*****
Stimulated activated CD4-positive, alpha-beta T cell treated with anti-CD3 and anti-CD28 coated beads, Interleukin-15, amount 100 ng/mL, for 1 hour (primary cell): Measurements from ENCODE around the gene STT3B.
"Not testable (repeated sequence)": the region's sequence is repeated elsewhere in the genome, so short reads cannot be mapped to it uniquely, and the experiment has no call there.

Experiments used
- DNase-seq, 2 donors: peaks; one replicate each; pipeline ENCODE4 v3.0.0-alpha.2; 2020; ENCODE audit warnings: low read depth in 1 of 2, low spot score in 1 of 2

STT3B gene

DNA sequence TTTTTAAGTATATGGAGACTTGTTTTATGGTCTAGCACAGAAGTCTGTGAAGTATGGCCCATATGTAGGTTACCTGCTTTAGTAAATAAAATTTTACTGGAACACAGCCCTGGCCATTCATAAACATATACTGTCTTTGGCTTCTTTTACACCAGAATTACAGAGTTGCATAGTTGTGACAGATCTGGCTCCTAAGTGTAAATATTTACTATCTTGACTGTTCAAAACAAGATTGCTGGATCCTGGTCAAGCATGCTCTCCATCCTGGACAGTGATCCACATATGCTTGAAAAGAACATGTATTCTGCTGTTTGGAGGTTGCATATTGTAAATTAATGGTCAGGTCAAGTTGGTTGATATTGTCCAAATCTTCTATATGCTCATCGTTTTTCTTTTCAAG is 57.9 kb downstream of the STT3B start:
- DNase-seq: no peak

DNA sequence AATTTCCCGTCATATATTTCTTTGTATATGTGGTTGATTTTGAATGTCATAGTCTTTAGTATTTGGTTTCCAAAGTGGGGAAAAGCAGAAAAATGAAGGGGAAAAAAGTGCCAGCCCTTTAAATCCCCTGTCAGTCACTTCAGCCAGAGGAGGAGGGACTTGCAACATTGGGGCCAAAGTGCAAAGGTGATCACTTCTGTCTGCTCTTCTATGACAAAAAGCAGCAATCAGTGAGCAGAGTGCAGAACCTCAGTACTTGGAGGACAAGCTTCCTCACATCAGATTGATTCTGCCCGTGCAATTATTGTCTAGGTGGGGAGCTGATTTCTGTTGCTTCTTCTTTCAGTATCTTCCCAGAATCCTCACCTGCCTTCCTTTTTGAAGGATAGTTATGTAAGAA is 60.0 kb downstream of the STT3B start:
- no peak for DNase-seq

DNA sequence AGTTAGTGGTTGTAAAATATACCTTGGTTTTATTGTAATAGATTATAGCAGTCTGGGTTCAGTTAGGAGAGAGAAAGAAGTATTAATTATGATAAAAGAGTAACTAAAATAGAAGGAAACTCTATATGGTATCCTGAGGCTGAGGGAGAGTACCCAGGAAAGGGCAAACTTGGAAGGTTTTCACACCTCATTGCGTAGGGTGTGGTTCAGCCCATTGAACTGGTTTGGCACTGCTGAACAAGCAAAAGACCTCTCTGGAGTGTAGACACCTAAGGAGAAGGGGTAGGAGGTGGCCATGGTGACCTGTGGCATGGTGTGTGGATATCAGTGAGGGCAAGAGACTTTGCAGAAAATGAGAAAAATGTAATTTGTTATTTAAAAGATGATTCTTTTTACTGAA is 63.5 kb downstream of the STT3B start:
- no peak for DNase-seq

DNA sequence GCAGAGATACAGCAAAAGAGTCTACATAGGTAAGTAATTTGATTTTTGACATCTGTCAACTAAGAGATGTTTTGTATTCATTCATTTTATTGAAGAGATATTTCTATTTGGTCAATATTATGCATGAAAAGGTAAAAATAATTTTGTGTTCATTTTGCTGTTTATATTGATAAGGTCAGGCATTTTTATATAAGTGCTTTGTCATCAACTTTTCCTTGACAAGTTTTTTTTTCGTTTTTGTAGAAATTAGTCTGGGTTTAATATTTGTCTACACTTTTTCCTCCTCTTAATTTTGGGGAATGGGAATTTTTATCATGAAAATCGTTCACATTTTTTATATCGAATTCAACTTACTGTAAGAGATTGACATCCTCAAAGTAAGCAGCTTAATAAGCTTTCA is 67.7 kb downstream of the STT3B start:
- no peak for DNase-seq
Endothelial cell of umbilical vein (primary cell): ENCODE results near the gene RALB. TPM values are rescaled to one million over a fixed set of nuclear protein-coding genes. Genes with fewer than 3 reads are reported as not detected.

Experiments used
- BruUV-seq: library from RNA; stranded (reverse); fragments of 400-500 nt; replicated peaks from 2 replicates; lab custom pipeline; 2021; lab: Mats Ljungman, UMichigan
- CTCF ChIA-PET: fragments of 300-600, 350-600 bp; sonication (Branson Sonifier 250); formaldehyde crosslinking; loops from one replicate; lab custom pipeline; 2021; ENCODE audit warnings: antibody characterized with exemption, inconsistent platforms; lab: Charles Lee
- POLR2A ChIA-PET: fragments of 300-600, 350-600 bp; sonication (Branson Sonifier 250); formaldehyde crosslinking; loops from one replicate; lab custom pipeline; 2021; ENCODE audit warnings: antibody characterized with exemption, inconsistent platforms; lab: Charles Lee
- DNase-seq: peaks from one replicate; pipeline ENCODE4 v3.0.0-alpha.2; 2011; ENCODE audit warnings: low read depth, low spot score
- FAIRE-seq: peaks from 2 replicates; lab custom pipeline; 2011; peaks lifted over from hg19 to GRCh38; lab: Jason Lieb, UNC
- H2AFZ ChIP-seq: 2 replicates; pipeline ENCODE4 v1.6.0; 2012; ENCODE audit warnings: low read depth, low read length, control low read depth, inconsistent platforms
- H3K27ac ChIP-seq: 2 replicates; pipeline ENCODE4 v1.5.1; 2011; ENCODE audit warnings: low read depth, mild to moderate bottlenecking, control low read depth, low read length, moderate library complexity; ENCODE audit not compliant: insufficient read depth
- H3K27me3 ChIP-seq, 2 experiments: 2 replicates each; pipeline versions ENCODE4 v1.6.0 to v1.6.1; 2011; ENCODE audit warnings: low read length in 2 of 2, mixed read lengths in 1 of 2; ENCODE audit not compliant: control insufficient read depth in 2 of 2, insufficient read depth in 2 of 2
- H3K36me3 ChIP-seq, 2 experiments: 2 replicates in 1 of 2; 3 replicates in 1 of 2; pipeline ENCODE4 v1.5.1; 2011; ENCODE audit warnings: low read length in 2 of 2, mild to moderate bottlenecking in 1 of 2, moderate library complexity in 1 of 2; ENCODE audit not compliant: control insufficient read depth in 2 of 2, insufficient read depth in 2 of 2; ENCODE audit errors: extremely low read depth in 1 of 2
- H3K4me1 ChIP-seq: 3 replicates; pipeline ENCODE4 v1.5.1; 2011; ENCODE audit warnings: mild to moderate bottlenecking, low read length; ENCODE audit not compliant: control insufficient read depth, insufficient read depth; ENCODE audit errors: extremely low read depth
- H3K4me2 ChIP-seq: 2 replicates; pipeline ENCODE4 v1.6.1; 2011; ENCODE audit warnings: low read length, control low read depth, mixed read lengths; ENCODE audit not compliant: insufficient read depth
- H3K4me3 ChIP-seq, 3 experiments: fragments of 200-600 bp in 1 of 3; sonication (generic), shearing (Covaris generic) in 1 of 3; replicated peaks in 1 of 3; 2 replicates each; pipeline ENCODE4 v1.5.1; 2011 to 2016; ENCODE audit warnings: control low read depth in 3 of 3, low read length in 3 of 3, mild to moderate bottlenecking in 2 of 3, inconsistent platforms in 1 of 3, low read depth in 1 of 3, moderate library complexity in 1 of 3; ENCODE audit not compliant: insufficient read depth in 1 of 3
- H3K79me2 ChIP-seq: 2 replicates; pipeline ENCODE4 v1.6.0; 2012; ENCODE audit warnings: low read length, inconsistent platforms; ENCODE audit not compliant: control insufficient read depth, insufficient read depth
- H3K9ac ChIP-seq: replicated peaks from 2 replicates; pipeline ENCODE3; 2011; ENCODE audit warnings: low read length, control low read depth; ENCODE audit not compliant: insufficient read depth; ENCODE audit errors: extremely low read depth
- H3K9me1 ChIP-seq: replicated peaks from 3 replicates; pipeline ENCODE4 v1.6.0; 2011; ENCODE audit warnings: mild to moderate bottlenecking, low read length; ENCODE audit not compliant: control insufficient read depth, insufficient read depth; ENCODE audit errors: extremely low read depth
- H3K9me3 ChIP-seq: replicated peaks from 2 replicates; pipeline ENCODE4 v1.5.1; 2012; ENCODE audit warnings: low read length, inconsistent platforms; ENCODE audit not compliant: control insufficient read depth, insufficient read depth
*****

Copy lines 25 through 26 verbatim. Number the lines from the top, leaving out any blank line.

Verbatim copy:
- H3K4me1 ChIP-seq: 3 replicates; pipeline ENCODE4 v1.5.1; 2011; ENCODE audit warnings: mild to moderate bottlenecking, low read length; ENCODE audit not compliant: control insufficient read depth, insufficient read depth; ENCODE audit errors: extremely low read depth
- H3K4me2 ChIP-seq: 2 replicates; pipeline ENCODE4 v1.6.1; 2011; ENCODE audit warnings: low read length, control low read depth, mixed read lengths; ENCODE audit not compliant: insufficient read depth